“Looks like it’s more than just those dark hounds we killed yesterday.” Val pointed off into the distance noting a large bonfire. “Wait here while I go check it out.” He glanced back just at the edge of the party’s lantern light. “As usual, come running if you hear me screaming.”
As he approached the bonfire, Val caught the sight of a twisted beast man on watch. Val called on the power of his ring to render himself invisible. He laid low to the ground as the goat-faced guard paused, sniffing the air right by his position. Val moved on, inspecting the camp. It was a patrol of beast men. He counted five, but imagined there might be another one or two watching the other side of the camp.
He relayed what he saw to the others through the power of his ring. He glanced at the tripod keeping the large cook pot suspended over the fire. ‘Just give me a moment. I’ll create a diversion.’ Val sent through the ring.
‘No, get away from there.’ Iezecele returned. He had already summoned his Will to release him from the earth’s binding, allowing him to fly. As he sped to the camp, he used his Will to wrap the night around himself. His invisibility rendered his approach unnoticed. When Val had cleared the area, he summoned his Will over the campfire. An explosion of fire detonated, tearing away the cloak of night Iezecele had draped around himself. The fire burned through three of the beast men, killing them.
The guards who were patrolling the outskirts of the camp drew their black bows and shot at Iezecele. Two of the arrows struck him as he flew out of their range. Iezecele gritted his teeth and and summoned his Will of fire to strike at the camp. Once more, a ball of flame exploded in the night. Another of the beast men fell, flesh seared from his bones. Three remained and fired again. The arrows came close even at a distance. The beast men’s keen animal senses still pinpointed Iezecele’s location. He decided to withdraw back to his companions.
After awaiting the remaining beast men to pursue Iezecele, the party cautiously approached the campsite. They found it abandoned. By torchlight, Lucinde found some tracks of the retreating beast men. “Looks like they knew they weren’t up for the fight.”
The next morning, the party continued the journey to Mistral. They noted tracks every so often moving in a wide arc. “It looks like they’re making a blockade around the city.” Lucinde commented.
Hours later, the party climbed up a newly dislocated slab of rock and looked out at the city of Mistral. The city’s flag still flew above the Hall of the Council of Six. Carts travelled freely along the streets. Things seemed normal. “Remember, don’t trust anyone,” Iezecele warned.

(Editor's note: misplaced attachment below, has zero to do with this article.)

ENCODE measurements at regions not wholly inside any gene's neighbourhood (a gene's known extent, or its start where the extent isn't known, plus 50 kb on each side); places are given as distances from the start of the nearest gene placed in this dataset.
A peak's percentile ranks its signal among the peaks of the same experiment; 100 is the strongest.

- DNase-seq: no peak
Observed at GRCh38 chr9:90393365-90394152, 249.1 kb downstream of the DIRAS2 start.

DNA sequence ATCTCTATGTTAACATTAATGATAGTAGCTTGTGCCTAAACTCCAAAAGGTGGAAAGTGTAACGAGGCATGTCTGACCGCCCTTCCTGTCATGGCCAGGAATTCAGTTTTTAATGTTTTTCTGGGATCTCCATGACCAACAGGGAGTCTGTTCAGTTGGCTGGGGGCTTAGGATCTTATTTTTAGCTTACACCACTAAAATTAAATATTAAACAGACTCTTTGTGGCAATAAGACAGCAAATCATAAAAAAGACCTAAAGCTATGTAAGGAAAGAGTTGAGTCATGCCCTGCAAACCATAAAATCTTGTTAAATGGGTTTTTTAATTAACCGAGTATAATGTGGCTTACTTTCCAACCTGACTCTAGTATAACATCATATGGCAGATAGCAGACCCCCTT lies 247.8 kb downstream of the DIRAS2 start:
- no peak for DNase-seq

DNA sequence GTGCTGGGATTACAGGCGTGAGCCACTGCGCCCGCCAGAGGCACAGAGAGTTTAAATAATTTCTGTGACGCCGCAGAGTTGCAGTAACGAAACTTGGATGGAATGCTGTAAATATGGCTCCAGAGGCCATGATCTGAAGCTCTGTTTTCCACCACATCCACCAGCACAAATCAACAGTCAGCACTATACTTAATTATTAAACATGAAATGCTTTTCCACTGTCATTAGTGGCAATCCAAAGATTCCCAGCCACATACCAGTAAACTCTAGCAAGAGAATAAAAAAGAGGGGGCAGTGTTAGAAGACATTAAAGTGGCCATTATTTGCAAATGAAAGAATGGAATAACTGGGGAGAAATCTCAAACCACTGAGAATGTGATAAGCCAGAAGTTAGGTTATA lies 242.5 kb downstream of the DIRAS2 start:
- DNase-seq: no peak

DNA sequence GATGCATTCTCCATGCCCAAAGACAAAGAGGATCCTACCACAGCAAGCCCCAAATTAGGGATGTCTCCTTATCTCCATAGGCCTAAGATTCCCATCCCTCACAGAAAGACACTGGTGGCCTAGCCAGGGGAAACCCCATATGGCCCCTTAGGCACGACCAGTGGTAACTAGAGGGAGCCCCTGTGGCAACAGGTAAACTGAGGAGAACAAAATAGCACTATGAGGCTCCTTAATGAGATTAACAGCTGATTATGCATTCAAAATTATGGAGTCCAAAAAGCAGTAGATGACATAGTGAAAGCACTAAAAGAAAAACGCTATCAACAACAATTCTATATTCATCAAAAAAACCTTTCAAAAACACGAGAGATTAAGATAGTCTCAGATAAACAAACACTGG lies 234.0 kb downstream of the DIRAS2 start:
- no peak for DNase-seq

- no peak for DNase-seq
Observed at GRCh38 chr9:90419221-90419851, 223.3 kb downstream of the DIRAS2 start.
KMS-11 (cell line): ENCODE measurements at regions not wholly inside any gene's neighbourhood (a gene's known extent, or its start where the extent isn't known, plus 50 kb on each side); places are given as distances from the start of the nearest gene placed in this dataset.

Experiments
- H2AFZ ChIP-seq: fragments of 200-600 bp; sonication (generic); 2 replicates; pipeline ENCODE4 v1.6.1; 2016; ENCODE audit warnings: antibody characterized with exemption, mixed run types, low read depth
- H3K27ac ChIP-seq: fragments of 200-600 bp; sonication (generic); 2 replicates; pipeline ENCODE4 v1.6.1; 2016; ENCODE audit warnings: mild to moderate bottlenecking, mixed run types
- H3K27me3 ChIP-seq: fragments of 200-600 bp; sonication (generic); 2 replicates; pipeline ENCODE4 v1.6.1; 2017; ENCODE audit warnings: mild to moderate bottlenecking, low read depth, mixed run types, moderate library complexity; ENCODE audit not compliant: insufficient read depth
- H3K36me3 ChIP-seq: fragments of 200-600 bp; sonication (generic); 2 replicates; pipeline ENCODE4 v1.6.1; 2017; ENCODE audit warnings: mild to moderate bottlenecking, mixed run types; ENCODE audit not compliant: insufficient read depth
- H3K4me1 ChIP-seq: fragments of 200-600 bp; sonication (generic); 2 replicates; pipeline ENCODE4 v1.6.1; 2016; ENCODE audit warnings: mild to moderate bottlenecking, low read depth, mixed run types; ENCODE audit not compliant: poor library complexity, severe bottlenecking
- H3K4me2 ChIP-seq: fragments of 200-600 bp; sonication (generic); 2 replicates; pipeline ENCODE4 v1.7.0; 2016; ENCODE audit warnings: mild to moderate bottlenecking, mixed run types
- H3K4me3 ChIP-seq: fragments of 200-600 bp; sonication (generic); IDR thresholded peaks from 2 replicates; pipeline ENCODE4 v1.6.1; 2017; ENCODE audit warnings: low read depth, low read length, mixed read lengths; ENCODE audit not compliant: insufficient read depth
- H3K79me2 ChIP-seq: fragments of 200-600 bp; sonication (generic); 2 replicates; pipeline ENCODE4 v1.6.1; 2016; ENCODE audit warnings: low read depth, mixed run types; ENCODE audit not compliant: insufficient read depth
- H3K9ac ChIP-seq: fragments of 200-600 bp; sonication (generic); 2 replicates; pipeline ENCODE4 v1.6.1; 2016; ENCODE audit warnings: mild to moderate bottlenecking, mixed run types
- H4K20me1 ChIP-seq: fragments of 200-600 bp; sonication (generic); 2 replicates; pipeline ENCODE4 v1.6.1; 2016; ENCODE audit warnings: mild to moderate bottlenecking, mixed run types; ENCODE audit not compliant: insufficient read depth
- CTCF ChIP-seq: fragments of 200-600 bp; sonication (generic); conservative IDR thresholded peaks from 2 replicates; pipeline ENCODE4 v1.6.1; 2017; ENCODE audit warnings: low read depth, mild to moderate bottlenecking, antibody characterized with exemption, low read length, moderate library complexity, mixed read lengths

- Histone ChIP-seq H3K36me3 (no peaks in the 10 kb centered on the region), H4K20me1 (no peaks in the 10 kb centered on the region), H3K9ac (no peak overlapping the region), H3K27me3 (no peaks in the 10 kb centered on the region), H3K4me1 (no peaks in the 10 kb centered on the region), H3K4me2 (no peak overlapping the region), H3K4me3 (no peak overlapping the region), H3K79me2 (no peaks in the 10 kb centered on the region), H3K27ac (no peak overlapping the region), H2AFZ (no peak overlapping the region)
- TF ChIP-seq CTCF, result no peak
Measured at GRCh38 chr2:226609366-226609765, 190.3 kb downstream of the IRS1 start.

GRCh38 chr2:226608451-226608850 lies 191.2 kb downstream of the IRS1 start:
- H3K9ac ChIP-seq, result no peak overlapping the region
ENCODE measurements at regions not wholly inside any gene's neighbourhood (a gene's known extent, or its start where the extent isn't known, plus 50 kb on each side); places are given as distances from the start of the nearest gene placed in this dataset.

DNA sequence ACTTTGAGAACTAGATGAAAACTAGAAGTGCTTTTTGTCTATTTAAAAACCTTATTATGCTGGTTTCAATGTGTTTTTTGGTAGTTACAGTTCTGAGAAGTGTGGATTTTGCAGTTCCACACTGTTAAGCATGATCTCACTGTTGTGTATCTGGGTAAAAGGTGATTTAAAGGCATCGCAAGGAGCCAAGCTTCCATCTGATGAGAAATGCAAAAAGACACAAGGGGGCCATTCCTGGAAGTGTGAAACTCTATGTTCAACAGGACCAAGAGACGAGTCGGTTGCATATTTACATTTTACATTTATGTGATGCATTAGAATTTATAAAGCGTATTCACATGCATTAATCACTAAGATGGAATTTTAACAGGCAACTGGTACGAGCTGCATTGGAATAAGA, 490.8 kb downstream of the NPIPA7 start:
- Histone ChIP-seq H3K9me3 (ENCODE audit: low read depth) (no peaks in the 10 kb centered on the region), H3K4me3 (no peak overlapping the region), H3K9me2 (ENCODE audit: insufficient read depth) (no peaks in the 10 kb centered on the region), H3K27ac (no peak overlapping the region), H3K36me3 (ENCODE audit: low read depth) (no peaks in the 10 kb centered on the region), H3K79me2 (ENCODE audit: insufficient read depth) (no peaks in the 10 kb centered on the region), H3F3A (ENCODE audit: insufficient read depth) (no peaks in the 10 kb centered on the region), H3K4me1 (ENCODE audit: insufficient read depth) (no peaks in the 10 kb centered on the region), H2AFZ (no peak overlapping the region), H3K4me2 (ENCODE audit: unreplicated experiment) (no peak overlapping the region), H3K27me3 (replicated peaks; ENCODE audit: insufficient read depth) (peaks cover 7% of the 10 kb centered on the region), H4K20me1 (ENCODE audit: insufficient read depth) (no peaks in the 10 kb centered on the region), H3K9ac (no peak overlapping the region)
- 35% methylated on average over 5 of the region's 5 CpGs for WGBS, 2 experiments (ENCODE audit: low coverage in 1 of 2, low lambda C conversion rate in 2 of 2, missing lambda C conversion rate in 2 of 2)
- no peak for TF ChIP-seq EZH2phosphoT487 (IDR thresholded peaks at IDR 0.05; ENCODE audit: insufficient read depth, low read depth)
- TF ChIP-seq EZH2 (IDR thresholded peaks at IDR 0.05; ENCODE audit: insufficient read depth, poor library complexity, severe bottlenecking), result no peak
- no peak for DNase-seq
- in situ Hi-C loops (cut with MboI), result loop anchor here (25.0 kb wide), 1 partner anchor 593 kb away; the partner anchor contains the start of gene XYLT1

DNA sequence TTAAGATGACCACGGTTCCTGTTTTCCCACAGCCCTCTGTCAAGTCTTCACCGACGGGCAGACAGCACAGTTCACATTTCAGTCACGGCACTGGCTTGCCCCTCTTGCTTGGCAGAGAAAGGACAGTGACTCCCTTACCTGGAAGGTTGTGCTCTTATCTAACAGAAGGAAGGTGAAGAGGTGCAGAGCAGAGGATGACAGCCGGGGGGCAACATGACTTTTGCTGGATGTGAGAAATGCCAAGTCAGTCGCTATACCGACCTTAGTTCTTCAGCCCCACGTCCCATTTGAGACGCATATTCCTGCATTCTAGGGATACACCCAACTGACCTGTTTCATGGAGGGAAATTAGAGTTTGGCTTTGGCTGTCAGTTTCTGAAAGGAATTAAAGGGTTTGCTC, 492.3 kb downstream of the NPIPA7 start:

“Anyone?” Lucinde questioned. “Didn’t you say your family lived here?”
Iezecele grimaced, “Especially don’t trust them.”
Upon closer inspection, Gaspar noted wagons leaving the northern gates, heading in the direction of the new mountains. Val pointed out guards patrolling the streets. Most wore the colors of Mistral, but he noted a few squads dressed in the dark armor of Marmo. “Looks like it’s more than a blockade. This place might be occupied.”
The group waited until the dead of night to approach the city. Iezecele used his Will to make himself invisible and then used it again to fly above the wall. Using the power of his ring, Iezecele let the rest of the party know when the coast was clear to climb over the wall. Under his direction, the party made it’s way to the city’s warehouse district. Val’s lockpicking skills easily gained them entrance.
Early the following morning the party slipped out before the warehouse workers started their day. The streets appeared normal as the city began to wake. People began to fill the streets. Though there were Marmo soldiers patrolling the streets and the citizens of Mistral gave them a wide berth, the people of Mistral didn’t seem particularly fearful of them. Val noted that Mistral’s guards and it’s citizens were still armed. A town crier began to call out about, reminding all citizens that they needed to appear in the city square to provide their final vote.
Val made his way into the Sapphire Inn and began chatting up the locals about the vote. It seems that Marmo was attempting a peaceful conquering of the city. The citizens were being called to give their final answer on whether to accept Marmo rule. Some citizens told Val that they were happy to accept Marmo, seeing the strength of its soldiers. Others were wary of their strange new northern neighbors. “We should check out this Final Answer tonight.” Val suggested.
As evening came over the city square, the party found themselves in the crowded city square. Either through sense of duty or fear, it seemed like every citizen of Mistral was packed into the area. Val glanced at the edges of the square, Marmo soldiers were gathering there.